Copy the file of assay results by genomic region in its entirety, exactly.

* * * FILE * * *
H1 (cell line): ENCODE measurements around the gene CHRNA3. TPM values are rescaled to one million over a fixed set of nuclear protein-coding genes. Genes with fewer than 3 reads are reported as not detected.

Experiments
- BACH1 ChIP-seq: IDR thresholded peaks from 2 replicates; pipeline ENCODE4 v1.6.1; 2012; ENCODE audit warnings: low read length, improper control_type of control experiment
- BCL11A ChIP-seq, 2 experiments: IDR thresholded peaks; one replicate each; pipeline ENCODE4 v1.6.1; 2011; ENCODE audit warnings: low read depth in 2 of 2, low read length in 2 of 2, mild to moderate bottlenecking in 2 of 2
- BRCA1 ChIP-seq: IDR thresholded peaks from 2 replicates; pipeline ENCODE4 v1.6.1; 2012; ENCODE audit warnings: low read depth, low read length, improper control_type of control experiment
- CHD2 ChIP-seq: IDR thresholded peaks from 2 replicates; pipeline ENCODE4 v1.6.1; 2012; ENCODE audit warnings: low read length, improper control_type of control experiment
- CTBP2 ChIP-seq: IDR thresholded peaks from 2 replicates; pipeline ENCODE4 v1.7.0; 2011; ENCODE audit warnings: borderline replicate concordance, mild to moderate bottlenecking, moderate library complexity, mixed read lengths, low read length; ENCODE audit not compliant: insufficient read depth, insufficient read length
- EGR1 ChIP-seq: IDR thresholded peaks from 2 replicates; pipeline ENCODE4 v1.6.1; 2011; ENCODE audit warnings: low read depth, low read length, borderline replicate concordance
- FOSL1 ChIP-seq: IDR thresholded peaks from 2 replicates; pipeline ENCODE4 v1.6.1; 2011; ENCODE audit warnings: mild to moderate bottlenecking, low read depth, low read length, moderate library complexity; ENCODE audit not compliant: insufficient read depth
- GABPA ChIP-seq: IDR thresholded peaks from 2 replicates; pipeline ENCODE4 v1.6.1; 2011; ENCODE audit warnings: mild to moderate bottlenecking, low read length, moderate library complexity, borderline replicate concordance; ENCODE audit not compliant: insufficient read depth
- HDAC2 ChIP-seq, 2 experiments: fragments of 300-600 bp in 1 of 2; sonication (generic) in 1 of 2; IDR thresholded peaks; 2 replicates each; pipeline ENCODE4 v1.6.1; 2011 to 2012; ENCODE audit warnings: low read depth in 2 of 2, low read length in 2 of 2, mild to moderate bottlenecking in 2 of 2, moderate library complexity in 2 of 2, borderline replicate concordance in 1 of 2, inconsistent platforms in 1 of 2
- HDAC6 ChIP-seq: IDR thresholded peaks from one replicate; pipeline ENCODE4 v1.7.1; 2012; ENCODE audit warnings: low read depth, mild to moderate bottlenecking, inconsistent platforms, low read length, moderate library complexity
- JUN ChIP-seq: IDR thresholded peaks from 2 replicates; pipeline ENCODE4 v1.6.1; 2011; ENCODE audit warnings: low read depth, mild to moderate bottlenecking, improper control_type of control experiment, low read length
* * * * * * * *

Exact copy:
H1 (cell line): ENCODE measurements around the gene CHRNA3. TPM values are rescaled to one million over a fixed set of nuclear protein-coding genes. Genes with fewer than 3 reads are reported as not detected.

Experiments
- BACH1 ChIP-seq: IDR thresholded peaks from 2 replicates; pipeline ENCODE4 v1.6.1; 2012; ENCODE audit warnings: low read length, improper control_type of control experiment
- BCL11A ChIP-seq, 2 experiments: IDR thresholded peaks; one replicate each; pipeline ENCODE4 v1.6.1; 2011; ENCODE audit warnings: low read depth in 2 of 2, low read length in 2 of 2, mild to moderate bottlenecking in 2 of 2
- BRCA1 ChIP-seq: IDR thresholded peaks from 2 replicates; pipeline ENCODE4 v1.6.1; 2012; ENCODE audit warnings: low read depth, low read length, improper control_type of control experiment
- CHD2 ChIP-seq: IDR thresholded peaks from 2 replicates; pipeline ENCODE4 v1.6.1; 2012; ENCODE audit warnings: low read length, improper control_type of control experiment
- CTBP2 ChIP-seq: IDR thresholded peaks from 2 replicates; pipeline ENCODE4 v1.7.0; 2011; ENCODE audit warnings: borderline replicate concordance, mild to moderate bottlenecking, moderate library complexity, mixed read lengths, low read length; ENCODE audit not compliant: insufficient read depth, insufficient read length
- EGR1 ChIP-seq: IDR thresholded peaks from 2 replicates; pipeline ENCODE4 v1.6.1; 2011; ENCODE audit warnings: low read depth, low read length, borderline replicate concordance
- FOSL1 ChIP-seq: IDR thresholded peaks from 2 replicates; pipeline ENCODE4 v1.6.1; 2011; ENCODE audit warnings: mild to moderate bottlenecking, low read depth, low read length, moderate library complexity; ENCODE audit not compliant: insufficient read depth
- GABPA ChIP-seq: IDR thresholded peaks from 2 replicates; pipeline ENCODE4 v1.6.1; 2011; ENCODE audit warnings: mild to moderate bottlenecking, low read length, moderate library complexity, borderline replicate concordance; ENCODE audit not compliant: insufficient read depth
- HDAC2 ChIP-seq, 2 experiments: fragments of 300-600 bp in 1 of 2; sonication (generic) in 1 of 2; IDR thresholded peaks; 2 replicates each; pipeline ENCODE4 v1.6.1; 2011 to 2012; ENCODE audit warnings: low read depth in 2 of 2, low read length in 2 of 2, mild to moderate bottlenecking in 2 of 2, moderate library complexity in 2 of 2, borderline replicate concordance in 1 of 2, inconsistent platforms in 1 of 2
- HDAC6 ChIP-seq: IDR thresholded peaks from one replicate; pipeline ENCODE4 v1.7.1; 2012; ENCODE audit warnings: low read depth, mild to moderate bottlenecking, inconsistent platforms, low read length, moderate library complexity
- JUN ChIP-seq: IDR thresholded peaks from 2 replicates; pipeline ENCODE4 v1.6.1; 2011; ENCODE audit warnings: low read depth, mild to moderate bottlenecking, improper control_type of control experiment, low read length